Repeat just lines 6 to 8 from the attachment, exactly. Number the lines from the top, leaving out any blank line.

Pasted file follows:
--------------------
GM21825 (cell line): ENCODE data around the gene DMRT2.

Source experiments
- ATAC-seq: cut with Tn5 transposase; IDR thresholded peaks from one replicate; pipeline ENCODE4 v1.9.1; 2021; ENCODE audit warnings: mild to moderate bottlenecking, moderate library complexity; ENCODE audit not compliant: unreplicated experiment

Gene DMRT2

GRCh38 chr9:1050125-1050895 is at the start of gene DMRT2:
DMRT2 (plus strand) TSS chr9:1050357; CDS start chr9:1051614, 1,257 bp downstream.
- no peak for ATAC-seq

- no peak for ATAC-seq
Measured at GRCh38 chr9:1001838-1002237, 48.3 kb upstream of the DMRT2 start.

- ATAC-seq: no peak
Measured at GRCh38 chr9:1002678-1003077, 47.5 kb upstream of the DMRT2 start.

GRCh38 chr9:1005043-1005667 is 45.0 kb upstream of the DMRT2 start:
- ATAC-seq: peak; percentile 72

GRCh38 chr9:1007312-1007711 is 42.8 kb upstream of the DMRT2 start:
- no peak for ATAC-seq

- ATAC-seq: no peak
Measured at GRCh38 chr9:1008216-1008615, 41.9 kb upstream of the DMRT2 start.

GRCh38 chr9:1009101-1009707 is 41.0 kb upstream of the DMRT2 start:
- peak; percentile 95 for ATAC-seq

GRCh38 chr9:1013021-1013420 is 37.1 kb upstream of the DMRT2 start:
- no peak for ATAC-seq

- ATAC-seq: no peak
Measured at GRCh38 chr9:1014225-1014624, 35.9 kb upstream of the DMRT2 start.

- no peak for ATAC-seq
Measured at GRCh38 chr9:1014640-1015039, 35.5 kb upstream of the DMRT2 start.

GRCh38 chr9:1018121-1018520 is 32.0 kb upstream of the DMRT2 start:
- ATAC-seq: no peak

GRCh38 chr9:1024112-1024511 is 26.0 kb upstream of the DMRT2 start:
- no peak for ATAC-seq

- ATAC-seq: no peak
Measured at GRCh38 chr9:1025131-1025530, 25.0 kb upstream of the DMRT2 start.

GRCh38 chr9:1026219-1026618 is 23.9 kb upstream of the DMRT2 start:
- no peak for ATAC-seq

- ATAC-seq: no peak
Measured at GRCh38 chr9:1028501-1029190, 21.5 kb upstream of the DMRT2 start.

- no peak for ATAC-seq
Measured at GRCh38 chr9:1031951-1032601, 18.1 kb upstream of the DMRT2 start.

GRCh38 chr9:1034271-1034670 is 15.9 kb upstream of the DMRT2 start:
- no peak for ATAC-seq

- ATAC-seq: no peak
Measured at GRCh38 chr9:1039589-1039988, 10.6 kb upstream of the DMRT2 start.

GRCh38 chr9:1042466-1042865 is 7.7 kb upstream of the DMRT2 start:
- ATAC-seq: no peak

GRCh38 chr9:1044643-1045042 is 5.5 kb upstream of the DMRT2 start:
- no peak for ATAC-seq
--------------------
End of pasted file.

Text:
DMRT2 (plus strand) TSS chr9:1050357; CDS start chr9:1051614, 1,257 bp downstream.
- no peak for ATAC-seq

- no peak for ATAC-seq